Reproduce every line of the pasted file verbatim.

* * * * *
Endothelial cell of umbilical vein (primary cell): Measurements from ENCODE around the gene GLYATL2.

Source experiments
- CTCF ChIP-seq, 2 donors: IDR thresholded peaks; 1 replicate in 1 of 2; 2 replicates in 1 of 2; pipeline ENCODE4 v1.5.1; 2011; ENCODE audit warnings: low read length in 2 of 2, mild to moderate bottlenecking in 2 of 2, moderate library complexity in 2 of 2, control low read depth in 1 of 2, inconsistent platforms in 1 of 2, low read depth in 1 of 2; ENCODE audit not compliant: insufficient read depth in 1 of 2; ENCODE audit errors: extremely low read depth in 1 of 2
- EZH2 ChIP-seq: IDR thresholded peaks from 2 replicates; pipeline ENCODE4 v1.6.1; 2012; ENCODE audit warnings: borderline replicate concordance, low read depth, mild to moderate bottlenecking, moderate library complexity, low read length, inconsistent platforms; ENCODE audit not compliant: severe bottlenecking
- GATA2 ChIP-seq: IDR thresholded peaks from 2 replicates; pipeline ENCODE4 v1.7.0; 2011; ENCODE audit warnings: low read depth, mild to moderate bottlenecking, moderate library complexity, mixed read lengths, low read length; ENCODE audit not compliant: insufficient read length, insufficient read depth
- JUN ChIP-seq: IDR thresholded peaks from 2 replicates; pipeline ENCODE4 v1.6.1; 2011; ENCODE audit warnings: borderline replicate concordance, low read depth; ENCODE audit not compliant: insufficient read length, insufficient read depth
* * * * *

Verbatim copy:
Endothelial cell of umbilical vein (primary cell): Measurements from ENCODE around the gene GLYATL2.

Source experiments
- CTCF ChIP-seq, 2 donors: IDR thresholded peaks; 1 replicate in 1 of 2; 2 replicates in 1 of 2; pipeline ENCODE4 v1.5.1; 2011; ENCODE audit warnings: low read length in 2 of 2, mild to moderate bottlenecking in 2 of 2, moderate library complexity in 2 of 2, control low read depth in 1 of 2, inconsistent platforms in 1 of 2, low read depth in 1 of 2; ENCODE audit not compliant: insufficient read depth in 1 of 2; ENCODE audit errors: extremely low read depth in 1 of 2
- EZH2 ChIP-seq: IDR thresholded peaks from 2 replicates; pipeline ENCODE4 v1.6.1; 2012; ENCODE audit warnings: borderline replicate concordance, low read depth, mild to moderate bottlenecking, moderate library complexity, low read length, inconsistent platforms; ENCODE audit not compliant: severe bottlenecking
- GATA2 ChIP-seq: IDR thresholded peaks from 2 replicates; pipeline ENCODE4 v1.7.0; 2011; ENCODE audit warnings: low read depth, mild to moderate bottlenecking, moderate library complexity, mixed read lengths, low read length; ENCODE audit not compliant: insufficient read length, insufficient read depth
- JUN ChIP-seq: IDR thresholded peaks from 2 replicates; pipeline ENCODE4 v1.6.1; 2011; ENCODE audit warnings: borderline replicate concordance, low read depth; ENCODE audit not compliant: insufficient read length, insufficient read depth